What Qualifies as Drunk Driving?
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What Qualifies as Drunk Driving?

Unfortunately, drunk driving remains one of the most common causes of injury and death while driving in the United States. Drunk drivers have slowed reaction times, distorted senses, and are likely to underestimate their own impairment, insisting on driving when they’re clearly unable to do so. But at the same time, if you’ve only had one drink, and it’s been a few hours since then, you should be clear to drive normally.

So what actually counts as “drunk driving,” and how can you be sure you’re okay to drive safely?

The Legal Definition of a DUI

Different states have minor variations in how they treat driving while intoxicated, using acronyms like driving under the influence (DUI), driving while impaired (DWI), or operating while intoxicated (OWI). However, in the United States, you can generally count on being over the legal limit if your blood alcohol concentration (BAC) is 0.05 or more. This metric calculates what percentage of your bloodstream is alcohol, and is useful for determining how “drunk” a person is. Of course, while this is valuable for legal purposes, just being under the legal limit isn’t a guarantee that you’re completely safe to drive.

When you drink alcohol, alcohol will gradually filter into your bloodstream, where it begins to affect your body. Over time, it metabolizes, reducing its effects, which is why it takes a while to “feel” drunk after drinking, and you can continue to feel drunk well after you consume your last beverage.

Of course, the rate at which alcohol enters your bloodstream, the total volume of your bloodstream, and the rate at which alcohol is metabolized is going to vary from person to person. A short, light woman with a slow metabolism could be over the legal limit after a couple of beverages and a couple of hours, while a tall, heavy man with a fast metabolism could drink more and be completely fine.

One standard drink of alcohol is considered to be about 12 ounces of beer, 8 ounces of malt liquor, 5 ounces of wine, or 1.5 ounces of distilled spirits. As a general rule, you’ll need to allow at least an hour to pass after every standard drink you consume before you can safely drive. Some people will need to wait even longer.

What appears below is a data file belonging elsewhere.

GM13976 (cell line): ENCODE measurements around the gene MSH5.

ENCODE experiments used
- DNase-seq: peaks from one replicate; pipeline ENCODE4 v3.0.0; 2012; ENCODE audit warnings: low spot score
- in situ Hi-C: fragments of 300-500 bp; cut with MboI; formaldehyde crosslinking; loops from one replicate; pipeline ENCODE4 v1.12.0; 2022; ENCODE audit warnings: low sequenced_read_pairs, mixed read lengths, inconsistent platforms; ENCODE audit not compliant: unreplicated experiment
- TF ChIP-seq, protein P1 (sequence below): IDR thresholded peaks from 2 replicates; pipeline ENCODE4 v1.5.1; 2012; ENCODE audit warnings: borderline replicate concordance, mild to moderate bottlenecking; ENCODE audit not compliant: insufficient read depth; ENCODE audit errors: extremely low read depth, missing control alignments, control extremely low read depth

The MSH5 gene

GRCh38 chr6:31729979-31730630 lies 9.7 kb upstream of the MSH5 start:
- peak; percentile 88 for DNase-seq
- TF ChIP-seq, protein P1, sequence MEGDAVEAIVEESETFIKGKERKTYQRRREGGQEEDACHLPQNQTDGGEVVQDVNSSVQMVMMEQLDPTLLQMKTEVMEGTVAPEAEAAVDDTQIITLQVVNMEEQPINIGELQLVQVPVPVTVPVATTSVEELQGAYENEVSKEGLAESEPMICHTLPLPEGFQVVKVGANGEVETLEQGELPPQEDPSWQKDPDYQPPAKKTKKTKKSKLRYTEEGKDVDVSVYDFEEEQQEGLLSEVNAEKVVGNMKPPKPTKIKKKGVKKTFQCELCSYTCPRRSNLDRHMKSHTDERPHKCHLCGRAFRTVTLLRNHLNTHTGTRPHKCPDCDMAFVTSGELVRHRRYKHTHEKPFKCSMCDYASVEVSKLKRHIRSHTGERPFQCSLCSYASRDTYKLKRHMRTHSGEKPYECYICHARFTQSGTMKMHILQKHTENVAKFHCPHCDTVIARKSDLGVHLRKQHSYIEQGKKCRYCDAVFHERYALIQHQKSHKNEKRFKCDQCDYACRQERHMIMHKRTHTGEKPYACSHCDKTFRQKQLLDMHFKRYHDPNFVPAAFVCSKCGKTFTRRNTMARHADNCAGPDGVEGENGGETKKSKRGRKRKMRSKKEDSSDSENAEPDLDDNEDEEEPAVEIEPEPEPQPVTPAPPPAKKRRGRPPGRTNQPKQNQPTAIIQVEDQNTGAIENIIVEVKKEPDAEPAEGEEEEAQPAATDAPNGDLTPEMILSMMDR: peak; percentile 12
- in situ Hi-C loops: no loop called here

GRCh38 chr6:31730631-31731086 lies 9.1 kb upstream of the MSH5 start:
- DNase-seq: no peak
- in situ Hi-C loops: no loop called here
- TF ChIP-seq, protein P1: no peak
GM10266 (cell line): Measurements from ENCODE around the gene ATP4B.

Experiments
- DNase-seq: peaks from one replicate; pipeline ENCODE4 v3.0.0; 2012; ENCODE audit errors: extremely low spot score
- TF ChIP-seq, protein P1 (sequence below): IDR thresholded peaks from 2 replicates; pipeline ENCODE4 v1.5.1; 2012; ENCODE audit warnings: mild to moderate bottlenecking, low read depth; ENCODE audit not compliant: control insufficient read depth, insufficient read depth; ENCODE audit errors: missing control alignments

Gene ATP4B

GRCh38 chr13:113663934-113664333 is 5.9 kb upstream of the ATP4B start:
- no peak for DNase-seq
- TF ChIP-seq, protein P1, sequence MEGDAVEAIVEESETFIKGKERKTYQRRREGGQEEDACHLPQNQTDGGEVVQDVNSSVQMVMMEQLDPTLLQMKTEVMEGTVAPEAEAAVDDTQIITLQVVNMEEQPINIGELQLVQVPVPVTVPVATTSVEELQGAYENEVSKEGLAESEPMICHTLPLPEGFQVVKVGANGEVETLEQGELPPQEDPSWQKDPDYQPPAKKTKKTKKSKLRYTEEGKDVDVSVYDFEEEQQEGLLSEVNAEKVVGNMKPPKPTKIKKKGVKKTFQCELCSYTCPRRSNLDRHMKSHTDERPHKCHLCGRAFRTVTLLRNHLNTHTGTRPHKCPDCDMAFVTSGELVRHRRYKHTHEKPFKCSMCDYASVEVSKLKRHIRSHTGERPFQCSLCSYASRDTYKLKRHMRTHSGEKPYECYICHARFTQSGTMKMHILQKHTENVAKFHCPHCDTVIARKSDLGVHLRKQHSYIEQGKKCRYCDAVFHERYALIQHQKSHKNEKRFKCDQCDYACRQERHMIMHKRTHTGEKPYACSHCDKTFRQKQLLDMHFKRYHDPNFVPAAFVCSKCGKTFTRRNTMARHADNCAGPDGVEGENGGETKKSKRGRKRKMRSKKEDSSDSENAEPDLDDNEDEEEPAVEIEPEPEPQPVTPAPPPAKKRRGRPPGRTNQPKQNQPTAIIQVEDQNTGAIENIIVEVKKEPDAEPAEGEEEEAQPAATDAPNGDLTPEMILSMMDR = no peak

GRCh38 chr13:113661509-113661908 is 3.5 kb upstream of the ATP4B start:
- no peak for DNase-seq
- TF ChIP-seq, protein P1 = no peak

Factors That Influence Intoxication

So what factors can influence how intoxicated you are after consuming alcoholic beverages, as well as your capacity to drive?

  • Gender. Men and women process alcohol at different rates. Accordingly, women generally have to wait longer for the effects of alcohol to subside, though this is only one of several factors to consider.
  • Weight. Heavier people tend to feel the effects of alcohol less. The more body weight you have, the more space alcohol has to diffuse. The lighter you are, the faster alcohol will make you feel intoxicated, and the more drunk you’ll feel overall. The heavier you are, the longer it will take to feel drunk, and the less drunk you’ll feel for the same amount of drinks.
  • Metabolism. Different people have different metabolic rates, usually attributable to genetic differences. Two people of the same weight and gender could have very different metabolic rates, with one processing a standard drink of alcohol in 45 minutes and another taking 75 minutes. Some bodies are simply better at converting alcohol and reducing its concentration in the bloodstream. Unfortunately, it’s hard to directly measure this impact. Most people just end up with an innate sense of whether they’re close to the average, or whether they’re an outlier in one direction or the other.
  • Personal tolerance. Alcohol is a drug, and like any drug, the more you use it, the more your body becomes acclimated to it. Over time, and the more you drink, the more tolerant you’ll be of the drug, and the more it will take to get you drunk. People who drink heavily and often can therefore consume more drinks before they’re considered too intoxicated to drive.
  • Time. No matter what, your level of intoxication will decrease over time. The more time passes, the less drunk you’ll be, and the safer it will be to drive. You can always increase your safety by waiting a bit longer before getting on the road.

Drunk driving remains a serious problem, with 29 people in the United States dying every day as a direct result of alcohol impairment. Understanding how alcohol functions in the body and how DUIs are treated in the legal system can help you ensure you’re in good condition to drive. But if you want to play it safe, always get a designated driver, even if you think you’re safe to drive. The extra caution won’t hurt, and could end up saving a life—including yours.

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